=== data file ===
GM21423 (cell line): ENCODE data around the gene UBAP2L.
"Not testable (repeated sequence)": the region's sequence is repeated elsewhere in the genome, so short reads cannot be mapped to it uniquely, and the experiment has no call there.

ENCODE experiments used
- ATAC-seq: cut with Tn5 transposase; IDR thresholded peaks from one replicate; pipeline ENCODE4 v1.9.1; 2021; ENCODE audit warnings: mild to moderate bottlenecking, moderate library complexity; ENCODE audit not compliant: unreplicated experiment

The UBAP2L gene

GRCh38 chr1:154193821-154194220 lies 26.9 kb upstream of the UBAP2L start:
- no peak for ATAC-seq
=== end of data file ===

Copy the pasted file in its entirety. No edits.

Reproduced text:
GM21423 (cell line): ENCODE data around the gene UBAP2L.
"Not testable (repeated sequence)": the region's sequence is repeated elsewhere in the genome, so short reads cannot be mapped to it uniquely, and the experiment has no call there.

ENCODE experiments used
- ATAC-seq: cut with Tn5 transposase; IDR thresholded peaks from one replicate; pipeline ENCODE4 v1.9.1; 2021; ENCODE audit warnings: mild to moderate bottlenecking, moderate library complexity; ENCODE audit not compliant: unreplicated experiment

The UBAP2L gene

GRCh38 chr1:154193821-154194220 lies 26.9 kb upstream of the UBAP2L start:
- no peak for ATAC-seq